7 AUGUST 1852, Page 11

The causes for this untoward state of things appear to

be two- fold. In the first place, the Commission was wrongly composed; and in this part of his confession Major Dawson is not quite ex- plicit, probably because his own perceptions are not suite explicit He says that the first Commission did nothing, " owing to a spirit of rivalry between the chief officers," each of whom had a plan of his own ; the second Commission, throwing open the plan-making to the engineer profession at large was overlaid by the mass of designs thrown upon it, two hundred and sixty in number ; the third did its utmost in digesting those designs, and preparing a plan of its own : and thus stands the fourth Commission, with an inherited plan, and nothing more. It is not a perfect statement ; for the rivalry was not merely between the plans of the two chief officers, but between.the old notions and the new; and that rivalry still lurks in the Commission. There were old Commissioners, de- sirous of maintaining the status quo, and new Commissioners filled with the new ideas of reciprocal quo, and scientific manuring, combined with effective water-supply, and burning to carry out their plans and the Commission did about as much as might be expected from a joint commission for the settlement of Europe, in- cluding Prince Metternich, the Count de Chambord, Louis Blanc, and Mazzini. The old obstructives of the most marked and exas- perated kind were eliminated; the most ardent reformers elimi- nated themselves; the engineers were killed off, or fled under pres-

sure of anxiety ; and the Commission ually became less and less distinguished,—collapsing into Sir /II:Burgoyne and chorus. We have yet to see how far the nine fresh gentlemen are to be effective as an infusion of " new blood."

But what are the newly-constituted Commissioners about to do with the plan which descends to them from their predecessors ?- Nothing. Under the new Commission, their powers are somewhat altered. On agricultural or horticultural lands their rate must be imposed only on one-fourth of the clear annual value ; virtually limiting the rate to one fourth of its amount as compared with that on other species of property. At the same time, the Commissioners are empowered to levy a rate of sixpence instead of threepence in the pound. With that increased power, after paying off their debt, they will have in baud, at the close of the year ending Ynly 1853, a balance of 96,3001.: the "extraordinary works" urgently needed will cost about 244,000/. • so that, with economy and diligence, at the end of a year, the Commissioners will have about two-fifths of the sum now needed for fragmentary and local operations ; ad- journing the question of a general system sine die. And they really cannot help it. To be plain, it must have been intended thus. The Commission was appointed to satisfy a "cry," but not to do the thing which that cry demanded. One fact will prove this assertion. The general system is estimated to cost more than 1,000,000/. ; of course the actual cost would be at least double. The Commissioners very probably thought that the cost of such a general system should not be charged upon the occupants for the time being • and therefore, even if they had had rating-powers suf- ficient to call in a subsidy of a-million sterling with another be- hind it,—which they had not,—they were quite right in seeking to raise the money by loan! They found several public bodies willing to advance the sums required ; but their own powers did not enable them to give the required security. Exactly the same -difficulty as that which arrested the extramural interment ; and the official sequel was the same. The Commissioners asked Go- vernment for the requisite powers ; which were promised, or under- stood to be promised ' • but the needful bill was never introduced into Parliament. In lien of that Parliament was "inadvertently" suffered to pass, without opposition, a motion reducing the rating power of the Commission to threepence in the pound. The last error has been partially remedied ; but the bill is still a prospective myth. Is it not evident that the Government had no real inten- tion that the Commission should "accomplish a general system of drainage," but only that it should keep up a show of intending P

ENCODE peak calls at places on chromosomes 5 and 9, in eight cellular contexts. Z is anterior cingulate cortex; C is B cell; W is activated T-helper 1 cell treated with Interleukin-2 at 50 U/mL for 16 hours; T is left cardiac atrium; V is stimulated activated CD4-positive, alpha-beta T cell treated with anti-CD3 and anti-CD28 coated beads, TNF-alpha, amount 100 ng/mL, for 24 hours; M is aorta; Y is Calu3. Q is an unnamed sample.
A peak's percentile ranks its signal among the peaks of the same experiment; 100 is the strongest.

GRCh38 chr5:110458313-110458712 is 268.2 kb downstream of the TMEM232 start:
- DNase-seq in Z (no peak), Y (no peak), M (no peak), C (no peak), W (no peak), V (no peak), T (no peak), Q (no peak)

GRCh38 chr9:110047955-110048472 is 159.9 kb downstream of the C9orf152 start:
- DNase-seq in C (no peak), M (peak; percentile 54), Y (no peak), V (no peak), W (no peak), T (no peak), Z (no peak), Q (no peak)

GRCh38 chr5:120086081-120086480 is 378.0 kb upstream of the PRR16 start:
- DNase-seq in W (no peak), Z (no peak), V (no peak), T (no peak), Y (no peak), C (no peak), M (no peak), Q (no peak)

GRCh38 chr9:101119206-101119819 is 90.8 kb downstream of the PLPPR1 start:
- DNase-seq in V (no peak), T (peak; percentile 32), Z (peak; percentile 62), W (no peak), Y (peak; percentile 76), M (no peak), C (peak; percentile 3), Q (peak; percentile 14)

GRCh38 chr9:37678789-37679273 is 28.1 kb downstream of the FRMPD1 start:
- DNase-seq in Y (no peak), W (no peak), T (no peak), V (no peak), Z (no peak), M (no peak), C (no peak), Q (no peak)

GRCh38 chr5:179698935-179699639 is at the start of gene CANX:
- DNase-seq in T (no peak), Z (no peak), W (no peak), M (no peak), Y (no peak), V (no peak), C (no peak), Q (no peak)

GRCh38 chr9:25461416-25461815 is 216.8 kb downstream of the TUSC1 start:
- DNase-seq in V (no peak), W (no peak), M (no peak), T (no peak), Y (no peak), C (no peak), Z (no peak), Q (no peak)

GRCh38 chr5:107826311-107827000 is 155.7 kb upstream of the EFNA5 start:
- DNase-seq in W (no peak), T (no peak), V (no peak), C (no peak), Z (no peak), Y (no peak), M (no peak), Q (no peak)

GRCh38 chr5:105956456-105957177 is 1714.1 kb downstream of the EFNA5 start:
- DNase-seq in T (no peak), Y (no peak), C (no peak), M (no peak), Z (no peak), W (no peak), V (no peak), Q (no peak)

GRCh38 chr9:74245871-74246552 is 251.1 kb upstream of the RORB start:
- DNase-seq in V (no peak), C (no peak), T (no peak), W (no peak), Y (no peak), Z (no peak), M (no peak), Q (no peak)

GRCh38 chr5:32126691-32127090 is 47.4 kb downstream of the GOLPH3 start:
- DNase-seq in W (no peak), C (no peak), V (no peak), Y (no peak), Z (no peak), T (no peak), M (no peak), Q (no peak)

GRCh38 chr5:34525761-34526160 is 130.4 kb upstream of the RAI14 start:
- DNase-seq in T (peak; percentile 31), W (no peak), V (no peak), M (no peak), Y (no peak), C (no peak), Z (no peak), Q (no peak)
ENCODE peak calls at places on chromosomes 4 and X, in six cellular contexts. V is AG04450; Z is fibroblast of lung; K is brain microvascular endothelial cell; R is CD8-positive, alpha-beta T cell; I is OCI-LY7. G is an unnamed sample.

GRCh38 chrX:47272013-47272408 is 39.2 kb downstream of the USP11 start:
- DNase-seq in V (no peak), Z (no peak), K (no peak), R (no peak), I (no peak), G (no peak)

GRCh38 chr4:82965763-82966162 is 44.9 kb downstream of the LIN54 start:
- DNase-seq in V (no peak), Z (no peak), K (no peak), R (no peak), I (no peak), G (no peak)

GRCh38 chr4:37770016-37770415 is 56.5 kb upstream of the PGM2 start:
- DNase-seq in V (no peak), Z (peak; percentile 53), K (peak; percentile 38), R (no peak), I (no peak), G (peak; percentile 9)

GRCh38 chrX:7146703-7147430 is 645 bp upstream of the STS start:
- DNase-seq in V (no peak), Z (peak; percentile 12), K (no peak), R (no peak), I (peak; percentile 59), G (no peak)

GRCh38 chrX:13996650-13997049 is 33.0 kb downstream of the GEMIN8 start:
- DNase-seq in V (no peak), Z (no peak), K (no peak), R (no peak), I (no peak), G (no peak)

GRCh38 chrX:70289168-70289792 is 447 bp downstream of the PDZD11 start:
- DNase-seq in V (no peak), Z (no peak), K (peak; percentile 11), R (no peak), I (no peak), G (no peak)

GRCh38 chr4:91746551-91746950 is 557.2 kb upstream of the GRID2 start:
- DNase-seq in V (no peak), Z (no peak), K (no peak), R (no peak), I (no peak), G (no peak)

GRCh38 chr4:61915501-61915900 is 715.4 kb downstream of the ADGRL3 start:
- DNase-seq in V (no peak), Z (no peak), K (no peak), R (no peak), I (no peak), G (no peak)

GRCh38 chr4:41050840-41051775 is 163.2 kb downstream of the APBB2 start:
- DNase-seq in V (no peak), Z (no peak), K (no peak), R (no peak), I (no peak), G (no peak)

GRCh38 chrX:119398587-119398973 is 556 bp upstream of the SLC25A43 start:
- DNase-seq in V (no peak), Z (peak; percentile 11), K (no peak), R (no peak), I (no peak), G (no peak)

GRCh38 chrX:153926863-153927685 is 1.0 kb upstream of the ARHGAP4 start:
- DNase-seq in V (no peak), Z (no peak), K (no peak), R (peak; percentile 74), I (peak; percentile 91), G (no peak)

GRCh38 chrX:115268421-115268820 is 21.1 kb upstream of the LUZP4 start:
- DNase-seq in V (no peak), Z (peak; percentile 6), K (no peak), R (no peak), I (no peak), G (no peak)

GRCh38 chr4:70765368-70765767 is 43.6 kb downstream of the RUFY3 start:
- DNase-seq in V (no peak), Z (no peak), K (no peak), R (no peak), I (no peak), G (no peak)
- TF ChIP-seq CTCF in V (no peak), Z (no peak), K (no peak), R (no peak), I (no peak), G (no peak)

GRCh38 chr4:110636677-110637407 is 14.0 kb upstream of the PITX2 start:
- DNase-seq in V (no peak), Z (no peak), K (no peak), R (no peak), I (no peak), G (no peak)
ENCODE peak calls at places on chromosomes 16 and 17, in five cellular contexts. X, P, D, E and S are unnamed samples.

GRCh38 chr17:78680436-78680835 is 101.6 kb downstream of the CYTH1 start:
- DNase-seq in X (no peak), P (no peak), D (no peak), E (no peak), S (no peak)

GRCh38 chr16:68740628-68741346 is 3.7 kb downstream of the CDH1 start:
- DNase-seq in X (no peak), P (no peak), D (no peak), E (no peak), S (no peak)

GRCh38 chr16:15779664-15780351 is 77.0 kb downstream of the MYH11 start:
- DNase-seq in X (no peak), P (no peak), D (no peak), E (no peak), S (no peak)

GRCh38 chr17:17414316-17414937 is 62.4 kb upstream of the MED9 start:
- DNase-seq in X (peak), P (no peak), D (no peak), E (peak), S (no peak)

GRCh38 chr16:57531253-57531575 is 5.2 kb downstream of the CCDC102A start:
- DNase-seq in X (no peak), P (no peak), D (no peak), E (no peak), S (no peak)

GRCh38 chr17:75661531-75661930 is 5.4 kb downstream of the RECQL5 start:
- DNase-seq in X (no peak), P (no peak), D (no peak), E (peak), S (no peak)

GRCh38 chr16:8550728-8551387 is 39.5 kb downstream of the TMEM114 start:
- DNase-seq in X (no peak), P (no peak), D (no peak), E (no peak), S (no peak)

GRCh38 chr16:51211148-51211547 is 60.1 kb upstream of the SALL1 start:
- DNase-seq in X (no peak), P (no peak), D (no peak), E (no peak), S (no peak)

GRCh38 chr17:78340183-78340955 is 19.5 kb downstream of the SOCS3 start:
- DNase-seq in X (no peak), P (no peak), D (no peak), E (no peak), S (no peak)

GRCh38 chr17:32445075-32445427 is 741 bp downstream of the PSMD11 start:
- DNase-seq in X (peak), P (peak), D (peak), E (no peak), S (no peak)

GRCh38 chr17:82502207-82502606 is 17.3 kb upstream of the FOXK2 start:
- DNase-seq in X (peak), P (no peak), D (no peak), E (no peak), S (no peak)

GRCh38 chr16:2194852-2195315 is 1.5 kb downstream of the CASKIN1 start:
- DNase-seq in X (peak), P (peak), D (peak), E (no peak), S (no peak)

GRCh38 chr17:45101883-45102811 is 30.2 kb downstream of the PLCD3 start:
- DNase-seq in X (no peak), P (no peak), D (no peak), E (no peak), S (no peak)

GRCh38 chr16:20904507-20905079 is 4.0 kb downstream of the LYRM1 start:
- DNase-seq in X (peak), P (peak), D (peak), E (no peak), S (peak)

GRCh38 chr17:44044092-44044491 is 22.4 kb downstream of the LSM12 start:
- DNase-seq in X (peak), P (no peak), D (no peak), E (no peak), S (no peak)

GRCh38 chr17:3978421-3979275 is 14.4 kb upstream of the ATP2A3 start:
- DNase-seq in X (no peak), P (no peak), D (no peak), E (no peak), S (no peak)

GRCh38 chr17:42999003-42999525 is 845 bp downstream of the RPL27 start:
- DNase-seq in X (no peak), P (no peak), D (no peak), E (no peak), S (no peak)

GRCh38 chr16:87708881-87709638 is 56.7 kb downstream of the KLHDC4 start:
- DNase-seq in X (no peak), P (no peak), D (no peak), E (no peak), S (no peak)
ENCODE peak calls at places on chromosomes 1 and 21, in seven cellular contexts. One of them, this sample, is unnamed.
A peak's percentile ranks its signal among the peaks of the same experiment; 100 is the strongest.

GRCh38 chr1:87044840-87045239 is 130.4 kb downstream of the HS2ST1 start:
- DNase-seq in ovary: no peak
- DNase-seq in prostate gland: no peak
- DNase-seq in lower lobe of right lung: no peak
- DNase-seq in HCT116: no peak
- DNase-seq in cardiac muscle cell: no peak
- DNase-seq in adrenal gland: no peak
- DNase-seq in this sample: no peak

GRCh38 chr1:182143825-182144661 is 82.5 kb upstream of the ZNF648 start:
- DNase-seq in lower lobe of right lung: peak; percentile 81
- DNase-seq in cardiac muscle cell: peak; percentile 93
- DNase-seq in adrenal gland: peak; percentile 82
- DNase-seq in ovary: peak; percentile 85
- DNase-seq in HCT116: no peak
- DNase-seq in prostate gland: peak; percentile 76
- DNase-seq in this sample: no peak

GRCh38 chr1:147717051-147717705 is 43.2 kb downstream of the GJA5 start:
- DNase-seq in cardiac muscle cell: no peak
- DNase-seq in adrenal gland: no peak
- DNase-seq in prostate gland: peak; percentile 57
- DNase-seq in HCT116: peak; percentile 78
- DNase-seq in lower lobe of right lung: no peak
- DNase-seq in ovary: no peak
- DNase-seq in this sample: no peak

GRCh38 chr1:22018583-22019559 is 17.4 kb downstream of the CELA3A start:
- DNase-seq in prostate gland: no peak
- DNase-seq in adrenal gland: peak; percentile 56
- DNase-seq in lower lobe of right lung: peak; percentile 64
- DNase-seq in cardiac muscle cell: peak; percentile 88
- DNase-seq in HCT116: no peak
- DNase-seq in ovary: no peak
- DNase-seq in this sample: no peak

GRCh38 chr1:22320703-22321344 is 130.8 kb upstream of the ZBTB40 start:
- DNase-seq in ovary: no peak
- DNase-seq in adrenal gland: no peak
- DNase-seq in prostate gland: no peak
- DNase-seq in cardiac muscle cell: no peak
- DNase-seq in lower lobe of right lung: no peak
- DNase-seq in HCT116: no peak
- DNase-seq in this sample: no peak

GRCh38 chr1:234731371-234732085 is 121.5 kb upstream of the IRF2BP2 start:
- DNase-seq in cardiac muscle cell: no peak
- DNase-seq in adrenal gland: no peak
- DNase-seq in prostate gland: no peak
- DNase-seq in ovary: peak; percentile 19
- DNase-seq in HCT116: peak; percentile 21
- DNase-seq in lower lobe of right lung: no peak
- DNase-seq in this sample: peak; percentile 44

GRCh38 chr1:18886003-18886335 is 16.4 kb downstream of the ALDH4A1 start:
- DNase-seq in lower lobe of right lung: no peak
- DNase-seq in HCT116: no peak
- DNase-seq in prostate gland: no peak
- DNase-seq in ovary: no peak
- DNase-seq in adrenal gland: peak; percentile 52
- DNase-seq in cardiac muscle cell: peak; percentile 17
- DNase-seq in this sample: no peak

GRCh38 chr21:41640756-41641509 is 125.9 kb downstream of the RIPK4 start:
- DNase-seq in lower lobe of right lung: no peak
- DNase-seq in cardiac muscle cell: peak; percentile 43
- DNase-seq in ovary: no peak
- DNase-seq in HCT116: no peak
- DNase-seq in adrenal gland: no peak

That for which the Commission is shown, ex facto, to have been intended, is done • and by a few partial Palliatives, by draining some of the worst and most choked districts, the Commission has staved off the matter even until this year 1852 ; while the Govern- ment for the time being still kept up a character for aspiring after "Sanitary Reform"!

If the Government for the time being had not pretended to es- tablish a Commission "to accomplish a general system of drain- age," perhaps the public might have insisted on a Government that would really appoint such a Commission : but the public did not insist. Meanwhile, the Cholera has passed Erzeroum and has reached Warsaw ; and our London churchyards are still as crowded, our water-supply is still as poor, and " the Thames," says Major Dawson, "is still as impure as ever."

* For such a purpose, we believe that it would have been an set of pious patriotism to use the national cash, once for all, and to bequeath .the great work to posterity without the "debt." But present notions do not coun- tenance such sacrifices.